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Hormone therapy may cut colorectal cancer risk

Long-term use of hormone replacement therapy, abandoned by older women because of the risk of breast cancer, may substantially cut the risk of colorectal cancer, research shows.
/ Source: Reuters

The long-term use of hormone replacement therapy, which older women abandoned in droves following the news that it may increase the risk of breast cancer, may substantially cut the risk of colorectal cancer, research shows.

The greatest risk reduction — 48 percent — was observed among women who had used a combined estrogen plus progestin hormone regimen for 2 to 5 years, the investigators report in the latest issue of Cancer Epidemiology, Biomarkers and Prevention, published by the American Association for Cancer Research.

"Despite the recent decrease in use of all menopausal hormones, these results suggest an important protective effect of all hormone formulations, especially estrogen plus progestin, for the many women who continue to need and use menopausal hormone therapy," write Dr. Jill R. Johnson at the University of Minnesota, Minneapolis, and colleagues there and at the National Cancer Institute in Bethesda, Maryland.

The current findings stem from a look at data for 56,733 women followed for an average of 15 years, among whom 960 were diagnosed with colorectal cancer. The average age at the first interview conducted from 1979 to 1981 was 55.7 years.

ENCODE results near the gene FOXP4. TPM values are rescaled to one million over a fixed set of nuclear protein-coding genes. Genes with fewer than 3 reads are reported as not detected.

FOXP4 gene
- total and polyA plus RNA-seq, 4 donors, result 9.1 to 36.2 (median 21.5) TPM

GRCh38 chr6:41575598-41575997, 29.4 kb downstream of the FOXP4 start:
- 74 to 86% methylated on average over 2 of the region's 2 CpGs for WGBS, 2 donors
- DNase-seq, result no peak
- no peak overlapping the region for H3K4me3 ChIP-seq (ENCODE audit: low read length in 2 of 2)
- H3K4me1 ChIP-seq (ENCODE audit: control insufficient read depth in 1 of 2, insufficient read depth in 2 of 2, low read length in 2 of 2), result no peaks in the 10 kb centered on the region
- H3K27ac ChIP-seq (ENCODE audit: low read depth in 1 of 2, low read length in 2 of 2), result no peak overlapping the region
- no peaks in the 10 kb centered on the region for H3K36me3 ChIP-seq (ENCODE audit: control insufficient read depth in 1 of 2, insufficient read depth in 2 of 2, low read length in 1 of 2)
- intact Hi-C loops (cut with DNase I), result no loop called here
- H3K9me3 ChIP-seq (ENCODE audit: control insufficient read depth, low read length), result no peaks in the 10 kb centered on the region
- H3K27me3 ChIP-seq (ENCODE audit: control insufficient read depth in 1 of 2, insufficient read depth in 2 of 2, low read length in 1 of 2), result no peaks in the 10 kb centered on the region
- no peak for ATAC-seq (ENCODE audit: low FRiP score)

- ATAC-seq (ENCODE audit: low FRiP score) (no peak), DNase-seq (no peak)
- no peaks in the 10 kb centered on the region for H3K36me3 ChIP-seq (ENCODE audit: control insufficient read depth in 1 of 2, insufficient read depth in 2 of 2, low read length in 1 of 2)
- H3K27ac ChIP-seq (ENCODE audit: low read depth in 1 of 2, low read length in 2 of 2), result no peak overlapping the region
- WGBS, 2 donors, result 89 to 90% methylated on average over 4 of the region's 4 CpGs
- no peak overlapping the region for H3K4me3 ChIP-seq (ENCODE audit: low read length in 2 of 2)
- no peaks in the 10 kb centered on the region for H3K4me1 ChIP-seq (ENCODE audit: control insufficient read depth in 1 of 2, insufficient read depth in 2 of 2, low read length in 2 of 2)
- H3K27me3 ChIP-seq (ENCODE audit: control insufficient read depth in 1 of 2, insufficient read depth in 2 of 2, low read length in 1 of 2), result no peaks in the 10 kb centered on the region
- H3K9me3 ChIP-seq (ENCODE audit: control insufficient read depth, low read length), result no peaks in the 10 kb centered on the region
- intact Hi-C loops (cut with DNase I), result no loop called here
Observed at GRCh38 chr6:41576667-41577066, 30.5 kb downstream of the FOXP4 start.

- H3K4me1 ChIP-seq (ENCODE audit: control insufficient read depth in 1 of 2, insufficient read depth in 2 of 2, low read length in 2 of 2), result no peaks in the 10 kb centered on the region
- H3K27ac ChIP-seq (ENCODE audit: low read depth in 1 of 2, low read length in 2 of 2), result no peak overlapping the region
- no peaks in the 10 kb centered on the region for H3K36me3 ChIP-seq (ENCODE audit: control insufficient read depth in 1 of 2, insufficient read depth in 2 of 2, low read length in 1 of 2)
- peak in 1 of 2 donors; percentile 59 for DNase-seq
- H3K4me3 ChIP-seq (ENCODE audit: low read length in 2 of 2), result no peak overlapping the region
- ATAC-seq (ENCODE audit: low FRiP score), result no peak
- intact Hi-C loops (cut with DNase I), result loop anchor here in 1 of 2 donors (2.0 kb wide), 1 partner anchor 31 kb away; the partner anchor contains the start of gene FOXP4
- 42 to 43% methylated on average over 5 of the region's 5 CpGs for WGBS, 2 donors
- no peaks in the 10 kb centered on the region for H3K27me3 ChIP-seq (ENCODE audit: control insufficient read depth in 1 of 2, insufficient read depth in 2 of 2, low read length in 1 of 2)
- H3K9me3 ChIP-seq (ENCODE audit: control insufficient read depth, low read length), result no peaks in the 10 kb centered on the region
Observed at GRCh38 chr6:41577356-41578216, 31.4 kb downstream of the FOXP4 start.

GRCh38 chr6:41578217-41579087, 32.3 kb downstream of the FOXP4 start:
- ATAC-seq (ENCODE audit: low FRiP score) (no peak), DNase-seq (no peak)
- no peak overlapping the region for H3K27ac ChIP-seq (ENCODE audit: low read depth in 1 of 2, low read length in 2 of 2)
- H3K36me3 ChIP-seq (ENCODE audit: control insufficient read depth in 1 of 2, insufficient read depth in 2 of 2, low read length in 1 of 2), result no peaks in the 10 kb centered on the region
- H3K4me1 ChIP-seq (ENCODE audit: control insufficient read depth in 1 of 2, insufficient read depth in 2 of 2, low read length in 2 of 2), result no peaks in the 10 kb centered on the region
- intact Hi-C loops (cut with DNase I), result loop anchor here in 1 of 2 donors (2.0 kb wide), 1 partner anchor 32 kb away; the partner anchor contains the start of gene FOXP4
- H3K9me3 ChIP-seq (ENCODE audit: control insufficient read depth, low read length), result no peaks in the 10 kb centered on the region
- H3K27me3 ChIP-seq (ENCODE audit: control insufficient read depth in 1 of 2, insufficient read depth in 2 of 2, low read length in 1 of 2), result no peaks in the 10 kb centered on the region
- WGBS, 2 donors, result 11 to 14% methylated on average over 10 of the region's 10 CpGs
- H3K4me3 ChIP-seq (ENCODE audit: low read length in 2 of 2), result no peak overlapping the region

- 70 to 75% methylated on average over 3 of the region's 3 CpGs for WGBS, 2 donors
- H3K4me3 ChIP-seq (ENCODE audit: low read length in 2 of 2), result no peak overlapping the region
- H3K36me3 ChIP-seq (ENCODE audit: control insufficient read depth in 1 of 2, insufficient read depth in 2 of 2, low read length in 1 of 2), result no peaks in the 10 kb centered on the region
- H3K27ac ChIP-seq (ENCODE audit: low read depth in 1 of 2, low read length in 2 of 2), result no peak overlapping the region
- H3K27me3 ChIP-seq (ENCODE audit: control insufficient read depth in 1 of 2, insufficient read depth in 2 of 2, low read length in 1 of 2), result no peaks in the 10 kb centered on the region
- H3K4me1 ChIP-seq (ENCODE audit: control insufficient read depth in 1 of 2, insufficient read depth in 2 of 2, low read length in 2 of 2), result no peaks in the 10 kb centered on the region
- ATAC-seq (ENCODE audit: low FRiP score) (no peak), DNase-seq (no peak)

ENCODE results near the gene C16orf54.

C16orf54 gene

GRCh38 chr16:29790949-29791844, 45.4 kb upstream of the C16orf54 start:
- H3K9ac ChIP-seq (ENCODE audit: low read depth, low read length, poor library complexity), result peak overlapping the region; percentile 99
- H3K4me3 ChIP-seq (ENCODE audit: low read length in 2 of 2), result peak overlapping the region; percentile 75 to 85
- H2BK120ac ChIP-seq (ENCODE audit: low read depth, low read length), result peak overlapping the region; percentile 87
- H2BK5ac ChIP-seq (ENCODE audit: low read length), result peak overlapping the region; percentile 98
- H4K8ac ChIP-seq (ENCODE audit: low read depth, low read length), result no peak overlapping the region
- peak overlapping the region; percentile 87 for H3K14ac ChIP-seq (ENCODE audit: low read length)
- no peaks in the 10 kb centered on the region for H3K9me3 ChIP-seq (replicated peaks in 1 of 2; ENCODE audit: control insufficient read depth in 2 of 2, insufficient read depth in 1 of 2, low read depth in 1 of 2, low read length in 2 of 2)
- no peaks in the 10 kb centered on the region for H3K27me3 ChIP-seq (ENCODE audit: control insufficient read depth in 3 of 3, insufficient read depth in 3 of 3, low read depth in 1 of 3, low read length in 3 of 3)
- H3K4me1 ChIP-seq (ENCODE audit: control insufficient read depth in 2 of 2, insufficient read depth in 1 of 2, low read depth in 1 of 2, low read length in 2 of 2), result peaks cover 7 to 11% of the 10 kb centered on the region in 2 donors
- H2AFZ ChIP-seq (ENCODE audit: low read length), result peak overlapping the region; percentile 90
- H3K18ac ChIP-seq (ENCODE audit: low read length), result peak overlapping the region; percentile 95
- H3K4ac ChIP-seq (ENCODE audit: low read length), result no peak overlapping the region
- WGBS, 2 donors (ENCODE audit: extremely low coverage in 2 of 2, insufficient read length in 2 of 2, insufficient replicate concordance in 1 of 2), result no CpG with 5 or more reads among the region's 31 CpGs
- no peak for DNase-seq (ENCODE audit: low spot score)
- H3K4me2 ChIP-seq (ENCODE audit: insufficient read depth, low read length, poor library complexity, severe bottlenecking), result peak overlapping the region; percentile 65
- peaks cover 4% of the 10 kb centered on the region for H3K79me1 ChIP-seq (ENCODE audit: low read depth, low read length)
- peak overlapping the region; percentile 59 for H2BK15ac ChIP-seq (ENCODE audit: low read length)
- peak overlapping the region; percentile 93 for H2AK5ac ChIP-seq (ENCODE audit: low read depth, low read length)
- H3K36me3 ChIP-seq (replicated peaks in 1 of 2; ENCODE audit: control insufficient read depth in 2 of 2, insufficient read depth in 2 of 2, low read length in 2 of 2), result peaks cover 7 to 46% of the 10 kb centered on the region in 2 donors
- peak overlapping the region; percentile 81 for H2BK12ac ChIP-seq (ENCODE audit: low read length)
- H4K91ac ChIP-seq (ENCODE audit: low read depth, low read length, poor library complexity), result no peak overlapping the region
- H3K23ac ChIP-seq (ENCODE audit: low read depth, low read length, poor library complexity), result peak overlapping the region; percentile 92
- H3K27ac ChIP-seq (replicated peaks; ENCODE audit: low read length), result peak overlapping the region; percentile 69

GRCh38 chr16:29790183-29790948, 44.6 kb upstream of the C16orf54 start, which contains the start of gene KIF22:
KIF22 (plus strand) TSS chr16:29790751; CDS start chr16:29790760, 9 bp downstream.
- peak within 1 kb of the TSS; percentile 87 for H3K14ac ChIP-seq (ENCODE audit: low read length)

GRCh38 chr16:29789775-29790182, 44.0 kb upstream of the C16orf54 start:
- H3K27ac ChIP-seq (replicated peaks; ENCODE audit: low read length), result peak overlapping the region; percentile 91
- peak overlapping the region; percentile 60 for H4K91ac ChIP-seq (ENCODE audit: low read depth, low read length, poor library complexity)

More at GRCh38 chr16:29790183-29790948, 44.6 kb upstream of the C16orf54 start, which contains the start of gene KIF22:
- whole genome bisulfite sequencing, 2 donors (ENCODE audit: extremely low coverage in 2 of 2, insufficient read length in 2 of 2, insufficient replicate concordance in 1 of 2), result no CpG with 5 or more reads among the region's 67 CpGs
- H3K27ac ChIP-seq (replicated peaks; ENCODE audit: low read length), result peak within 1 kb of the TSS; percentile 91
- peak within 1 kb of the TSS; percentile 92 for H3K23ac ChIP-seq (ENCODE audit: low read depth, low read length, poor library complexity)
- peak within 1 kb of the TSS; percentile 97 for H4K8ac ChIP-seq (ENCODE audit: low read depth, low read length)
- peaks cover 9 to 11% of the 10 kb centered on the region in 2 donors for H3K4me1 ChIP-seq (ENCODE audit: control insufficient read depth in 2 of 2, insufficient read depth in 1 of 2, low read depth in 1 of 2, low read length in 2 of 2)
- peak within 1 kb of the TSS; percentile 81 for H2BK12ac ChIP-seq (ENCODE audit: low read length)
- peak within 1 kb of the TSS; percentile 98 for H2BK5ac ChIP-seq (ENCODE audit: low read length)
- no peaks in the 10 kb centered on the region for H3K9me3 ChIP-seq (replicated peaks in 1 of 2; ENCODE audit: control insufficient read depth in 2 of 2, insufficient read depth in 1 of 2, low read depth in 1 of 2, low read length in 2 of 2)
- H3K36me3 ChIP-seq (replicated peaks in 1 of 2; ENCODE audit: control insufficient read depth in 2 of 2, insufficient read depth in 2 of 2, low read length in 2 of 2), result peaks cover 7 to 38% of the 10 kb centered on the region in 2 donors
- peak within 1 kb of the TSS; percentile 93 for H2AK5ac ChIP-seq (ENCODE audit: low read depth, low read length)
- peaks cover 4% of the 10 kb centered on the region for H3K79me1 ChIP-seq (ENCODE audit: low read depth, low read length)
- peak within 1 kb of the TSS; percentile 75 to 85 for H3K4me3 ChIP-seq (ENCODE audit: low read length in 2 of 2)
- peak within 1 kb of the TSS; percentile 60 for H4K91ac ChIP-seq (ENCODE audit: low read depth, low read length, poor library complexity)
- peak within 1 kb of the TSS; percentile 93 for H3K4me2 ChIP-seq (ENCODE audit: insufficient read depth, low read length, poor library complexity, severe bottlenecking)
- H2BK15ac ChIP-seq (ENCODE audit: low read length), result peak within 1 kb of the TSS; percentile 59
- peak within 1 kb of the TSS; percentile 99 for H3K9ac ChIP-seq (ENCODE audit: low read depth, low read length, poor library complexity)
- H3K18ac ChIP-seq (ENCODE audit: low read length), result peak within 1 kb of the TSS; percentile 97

Any use of estrogen therapy was associated with a 17 percent reduced risk in colorectal cancer, the investigators found. Among women who used estrogen, the largest reductions were seen among those who were current users (25 percent reduced risk) and users of 10 or more years duration (26 percent reduced risk).

Risk falls by 22 percent
Johnson and colleagues also found a 22 percent reduced risk of colorectal cancer among those who had ever used estrogen plus progestin in combination. They further found a 36 percent reduction in risk among those who had used progestin sequentially or less than 15 days per month. Past users of estrogen plus progestin, who had stopped at least 5 years ago, had a 45 percent risk reduction.

Although the current study was not designed to look at biological mechanisms for the apparent protective effect of hormone therapy, previous research has suggested that hormones may play a role in decreasing levels of insulin-like growth factors, thereby reducing risk. "The biological mechanism will need to be explored in further studies," Johnson said.

The current findings differ from those reported by members of the Women's Health Initiative, the investigators note, in which estrogen therapy had no effect on rates of colorectal cancer. They attribute the null finding to the shorter duration of treatment and older age of subjects in that study.